Veterinary medicine in Washington – and across the country – is an industry that relies heavily on relationships. Strong workplaces build trust with clients and across teams to encourage a culture where all employees feel valued, respected and as though their voice matters.
Practices that prioritize a culture that values employees have lower turnover and longer employee retention. In a tight job market, these factors can be crucial to a thriving business. Many studies have shown that incorporating diversity and equity practices improve employee engagement and job satisfaction.
Diversity, equity, inclusion, belonging, justice. These are all words that are used when talking about DEI. Many people talk about diversity but fail to understand what it means and how all the above terms relate. Beyond recognizing the definitions, folks fail to understand how creating an equitable work environment has a positive impact on a business’s bottom line.
Here are some basic definitions:
- Diversity = representation. Consider the mix of people at your practice. Are there individuals who identify with different nationalities, races, ethnicities, gender/gender identity and sexual orientation? Having a mix of people from different backgrounds allows for various perspectives and new ideas. The client base in Washington and the U.S. is becoming more diverse so having a variety of people with whom clients can relate strengthens a business.
- Inclusion = behaviors. Does everyone on your staff feel as though they are part of the team? Are all people’s voices heard in meetings? Are women always asked to take notes or grab coffee? Are people allowed to take time off to celebrate their religious holidays – especially folks who do not follow the primary religion in your area?
- Belonging = feeling. Great workplaces include employees that feel as though they fit in and are important to the team. If you have a colleague with a disclosed disability, are they consistently having to ask for accommodation or do colleagues work together to adjust the workplace (physical space/policies/etc.) to fit their needs? Similarly, are people’s gender identity respected? Clients come from all walks of life and will choose a business that respects employees as the business will respect them too.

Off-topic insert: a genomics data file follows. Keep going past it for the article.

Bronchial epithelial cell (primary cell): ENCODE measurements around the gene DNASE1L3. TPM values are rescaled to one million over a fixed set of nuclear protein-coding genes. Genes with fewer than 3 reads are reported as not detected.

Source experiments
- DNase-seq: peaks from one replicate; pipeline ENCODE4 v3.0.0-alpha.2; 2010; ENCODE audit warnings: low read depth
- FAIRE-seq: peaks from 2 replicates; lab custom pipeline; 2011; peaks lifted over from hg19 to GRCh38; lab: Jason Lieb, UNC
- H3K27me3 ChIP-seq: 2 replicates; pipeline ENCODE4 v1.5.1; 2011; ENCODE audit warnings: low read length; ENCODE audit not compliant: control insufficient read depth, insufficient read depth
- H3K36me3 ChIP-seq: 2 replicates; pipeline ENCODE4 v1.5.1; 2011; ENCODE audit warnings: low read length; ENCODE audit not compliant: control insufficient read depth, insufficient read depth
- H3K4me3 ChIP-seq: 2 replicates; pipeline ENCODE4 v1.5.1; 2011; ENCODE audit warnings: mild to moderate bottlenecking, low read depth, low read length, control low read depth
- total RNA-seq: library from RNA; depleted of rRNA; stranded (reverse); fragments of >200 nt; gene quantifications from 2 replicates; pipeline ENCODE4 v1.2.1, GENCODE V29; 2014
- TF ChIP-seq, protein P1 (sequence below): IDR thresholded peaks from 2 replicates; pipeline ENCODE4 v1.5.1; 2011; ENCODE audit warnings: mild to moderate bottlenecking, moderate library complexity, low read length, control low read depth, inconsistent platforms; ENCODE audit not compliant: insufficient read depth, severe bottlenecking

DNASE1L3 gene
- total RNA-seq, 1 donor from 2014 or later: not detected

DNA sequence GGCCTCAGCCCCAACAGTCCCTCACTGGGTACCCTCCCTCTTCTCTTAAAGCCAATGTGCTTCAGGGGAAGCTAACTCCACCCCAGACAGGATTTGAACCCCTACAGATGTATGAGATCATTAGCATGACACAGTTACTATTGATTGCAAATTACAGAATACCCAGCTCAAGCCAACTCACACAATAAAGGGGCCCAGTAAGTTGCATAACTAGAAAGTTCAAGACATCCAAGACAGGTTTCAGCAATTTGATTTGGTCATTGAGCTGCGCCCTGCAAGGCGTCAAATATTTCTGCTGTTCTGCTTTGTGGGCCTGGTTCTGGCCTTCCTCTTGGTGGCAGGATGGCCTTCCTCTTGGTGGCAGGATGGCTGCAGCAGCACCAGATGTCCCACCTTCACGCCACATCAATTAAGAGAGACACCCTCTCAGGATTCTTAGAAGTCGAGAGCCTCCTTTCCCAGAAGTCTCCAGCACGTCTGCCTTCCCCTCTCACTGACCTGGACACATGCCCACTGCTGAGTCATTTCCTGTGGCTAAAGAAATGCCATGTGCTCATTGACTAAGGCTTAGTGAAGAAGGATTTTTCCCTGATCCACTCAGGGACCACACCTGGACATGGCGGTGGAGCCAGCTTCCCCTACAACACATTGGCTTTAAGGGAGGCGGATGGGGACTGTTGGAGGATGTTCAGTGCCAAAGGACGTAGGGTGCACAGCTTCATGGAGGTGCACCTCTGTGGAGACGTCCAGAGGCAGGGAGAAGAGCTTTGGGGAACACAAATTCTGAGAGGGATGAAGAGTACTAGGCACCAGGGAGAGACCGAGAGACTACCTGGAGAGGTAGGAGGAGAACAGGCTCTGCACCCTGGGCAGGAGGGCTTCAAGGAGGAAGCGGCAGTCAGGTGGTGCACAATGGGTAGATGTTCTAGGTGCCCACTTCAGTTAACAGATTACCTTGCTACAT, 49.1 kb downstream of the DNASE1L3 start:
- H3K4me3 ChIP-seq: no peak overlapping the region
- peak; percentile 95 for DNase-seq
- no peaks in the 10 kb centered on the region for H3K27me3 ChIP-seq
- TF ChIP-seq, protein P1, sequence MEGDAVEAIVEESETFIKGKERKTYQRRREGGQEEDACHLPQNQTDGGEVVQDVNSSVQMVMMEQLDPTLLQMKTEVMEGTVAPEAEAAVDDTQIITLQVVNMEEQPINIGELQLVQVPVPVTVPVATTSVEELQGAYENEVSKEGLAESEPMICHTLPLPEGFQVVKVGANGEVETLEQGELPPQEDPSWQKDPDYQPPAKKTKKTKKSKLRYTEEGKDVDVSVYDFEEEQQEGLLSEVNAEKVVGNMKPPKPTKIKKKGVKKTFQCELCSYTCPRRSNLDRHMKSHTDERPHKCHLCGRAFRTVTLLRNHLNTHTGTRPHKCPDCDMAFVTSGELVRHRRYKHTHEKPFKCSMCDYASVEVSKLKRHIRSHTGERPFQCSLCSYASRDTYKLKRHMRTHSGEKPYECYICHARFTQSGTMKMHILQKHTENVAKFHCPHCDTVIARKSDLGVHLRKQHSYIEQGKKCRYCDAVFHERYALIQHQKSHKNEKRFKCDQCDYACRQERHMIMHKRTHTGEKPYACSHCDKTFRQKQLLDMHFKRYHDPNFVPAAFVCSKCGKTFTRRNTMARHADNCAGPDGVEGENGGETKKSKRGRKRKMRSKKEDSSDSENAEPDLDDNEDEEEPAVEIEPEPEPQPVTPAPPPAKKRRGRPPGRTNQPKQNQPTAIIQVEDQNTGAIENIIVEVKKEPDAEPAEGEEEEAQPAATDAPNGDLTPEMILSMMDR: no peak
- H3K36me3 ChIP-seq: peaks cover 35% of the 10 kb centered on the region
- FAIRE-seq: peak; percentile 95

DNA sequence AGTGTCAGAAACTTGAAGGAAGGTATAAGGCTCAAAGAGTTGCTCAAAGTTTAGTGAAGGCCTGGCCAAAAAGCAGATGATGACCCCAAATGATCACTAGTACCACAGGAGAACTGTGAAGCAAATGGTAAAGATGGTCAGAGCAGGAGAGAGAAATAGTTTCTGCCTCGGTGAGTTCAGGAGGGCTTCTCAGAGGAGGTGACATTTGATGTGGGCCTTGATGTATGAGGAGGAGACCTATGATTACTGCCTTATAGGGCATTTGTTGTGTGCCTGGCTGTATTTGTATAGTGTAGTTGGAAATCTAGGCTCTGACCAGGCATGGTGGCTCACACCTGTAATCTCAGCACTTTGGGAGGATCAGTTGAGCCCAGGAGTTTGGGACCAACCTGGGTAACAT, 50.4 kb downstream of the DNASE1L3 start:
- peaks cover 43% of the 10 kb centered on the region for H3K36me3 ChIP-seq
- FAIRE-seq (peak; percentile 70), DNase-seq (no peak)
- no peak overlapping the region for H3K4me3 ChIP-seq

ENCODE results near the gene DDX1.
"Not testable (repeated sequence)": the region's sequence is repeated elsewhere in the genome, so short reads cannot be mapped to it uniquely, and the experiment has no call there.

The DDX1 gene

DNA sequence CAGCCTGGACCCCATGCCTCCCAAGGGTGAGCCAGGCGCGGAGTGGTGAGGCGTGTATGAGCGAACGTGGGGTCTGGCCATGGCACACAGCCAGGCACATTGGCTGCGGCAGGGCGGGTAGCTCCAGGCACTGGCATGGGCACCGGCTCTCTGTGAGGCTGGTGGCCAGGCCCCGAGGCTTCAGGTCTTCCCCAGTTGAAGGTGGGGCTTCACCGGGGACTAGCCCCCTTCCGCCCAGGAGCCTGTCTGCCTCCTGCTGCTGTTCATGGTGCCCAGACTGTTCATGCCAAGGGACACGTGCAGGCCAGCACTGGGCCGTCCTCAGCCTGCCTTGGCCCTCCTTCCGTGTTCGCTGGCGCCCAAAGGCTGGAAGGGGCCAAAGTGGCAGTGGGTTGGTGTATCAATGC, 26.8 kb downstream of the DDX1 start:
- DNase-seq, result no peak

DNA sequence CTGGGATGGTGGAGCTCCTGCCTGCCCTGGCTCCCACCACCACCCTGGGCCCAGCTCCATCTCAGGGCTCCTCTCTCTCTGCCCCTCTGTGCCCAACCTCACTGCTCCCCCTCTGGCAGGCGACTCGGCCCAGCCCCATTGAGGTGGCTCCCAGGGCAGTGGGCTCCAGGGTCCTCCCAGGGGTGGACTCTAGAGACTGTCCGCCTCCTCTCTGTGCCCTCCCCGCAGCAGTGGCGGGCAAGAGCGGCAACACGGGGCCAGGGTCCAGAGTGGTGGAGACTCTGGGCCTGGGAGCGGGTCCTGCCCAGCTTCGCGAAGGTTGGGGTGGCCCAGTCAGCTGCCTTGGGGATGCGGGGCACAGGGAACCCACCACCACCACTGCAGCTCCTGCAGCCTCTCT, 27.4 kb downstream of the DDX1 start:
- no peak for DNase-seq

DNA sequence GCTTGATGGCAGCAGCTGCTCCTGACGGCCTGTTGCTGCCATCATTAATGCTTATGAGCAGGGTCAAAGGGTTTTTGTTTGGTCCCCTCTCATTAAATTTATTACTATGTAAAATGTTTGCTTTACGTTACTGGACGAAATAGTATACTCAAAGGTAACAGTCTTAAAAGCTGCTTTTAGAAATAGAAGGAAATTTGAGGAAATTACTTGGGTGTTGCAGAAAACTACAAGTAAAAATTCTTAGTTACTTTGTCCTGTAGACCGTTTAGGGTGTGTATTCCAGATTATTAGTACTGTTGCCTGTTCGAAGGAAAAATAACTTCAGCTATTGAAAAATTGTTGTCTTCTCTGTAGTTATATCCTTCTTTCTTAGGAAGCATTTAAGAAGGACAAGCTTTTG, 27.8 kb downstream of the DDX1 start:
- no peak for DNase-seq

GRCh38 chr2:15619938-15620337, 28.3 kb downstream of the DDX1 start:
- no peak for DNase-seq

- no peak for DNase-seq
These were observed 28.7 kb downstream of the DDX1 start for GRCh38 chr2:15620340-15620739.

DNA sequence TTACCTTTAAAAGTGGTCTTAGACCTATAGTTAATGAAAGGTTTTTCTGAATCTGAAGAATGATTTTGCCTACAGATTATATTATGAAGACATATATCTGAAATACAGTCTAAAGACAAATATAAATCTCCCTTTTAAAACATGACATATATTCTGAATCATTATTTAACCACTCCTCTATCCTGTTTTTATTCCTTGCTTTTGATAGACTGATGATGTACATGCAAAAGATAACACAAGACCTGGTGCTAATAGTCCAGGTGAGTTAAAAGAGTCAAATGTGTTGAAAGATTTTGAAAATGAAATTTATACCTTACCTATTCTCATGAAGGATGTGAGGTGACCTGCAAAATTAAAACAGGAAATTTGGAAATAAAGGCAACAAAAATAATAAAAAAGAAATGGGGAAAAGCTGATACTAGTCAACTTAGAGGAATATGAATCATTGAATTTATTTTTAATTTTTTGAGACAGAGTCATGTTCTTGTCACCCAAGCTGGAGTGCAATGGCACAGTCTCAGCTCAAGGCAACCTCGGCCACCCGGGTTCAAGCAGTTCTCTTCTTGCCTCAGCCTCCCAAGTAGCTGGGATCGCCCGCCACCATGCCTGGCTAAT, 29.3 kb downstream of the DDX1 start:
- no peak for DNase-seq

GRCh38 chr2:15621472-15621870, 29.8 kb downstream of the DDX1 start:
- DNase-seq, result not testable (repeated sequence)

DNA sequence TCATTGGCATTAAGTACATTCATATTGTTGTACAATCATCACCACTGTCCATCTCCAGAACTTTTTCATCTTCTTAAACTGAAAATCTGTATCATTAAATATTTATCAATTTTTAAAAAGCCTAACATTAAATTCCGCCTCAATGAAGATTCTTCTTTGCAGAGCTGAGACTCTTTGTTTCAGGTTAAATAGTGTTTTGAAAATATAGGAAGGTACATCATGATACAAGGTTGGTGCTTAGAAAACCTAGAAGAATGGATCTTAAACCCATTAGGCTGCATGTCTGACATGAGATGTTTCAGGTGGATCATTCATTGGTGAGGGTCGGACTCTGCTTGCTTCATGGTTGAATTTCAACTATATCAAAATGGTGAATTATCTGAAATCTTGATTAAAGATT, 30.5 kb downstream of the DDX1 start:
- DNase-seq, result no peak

- Equality = systems. When you think about your workplace, does everyone have equal access to opportunities/training/promotion? Are all people’s background and life experience taken into consideration when looking at policies and practices? This doesn’t mean that everyone gets the same. Instead, think about what each person needs to grow in their role.
- Justice = results. This is the result of the work done above. Strong workplaces intentionally changed policies and practices to dismantle barriers and create opportunities so all their employees can thrive.
Over the course of this year, the WSVMA DEI Committee will be sharing ideas of ways you can incorporate diversity, inclusion, equity, belonging and justice into your practice. We challenge clinics and hospitals to take one action each month to create a workplace that is more supportive of employees. This month, set up a way for employees to share ideas and feedback – either with their name or anonymously. Not all ideas may be things that you can incorporate immediately but reporting out at staff meetings of what was shared and what can be started and challenges for other suggestions will start increasing transparency and building trust with staff.
By Christie Cotterill, member of the WSVMA DEI Committee. Christie is the Director of Development and Alumni Relations at WSU College of Veterinary Medicine.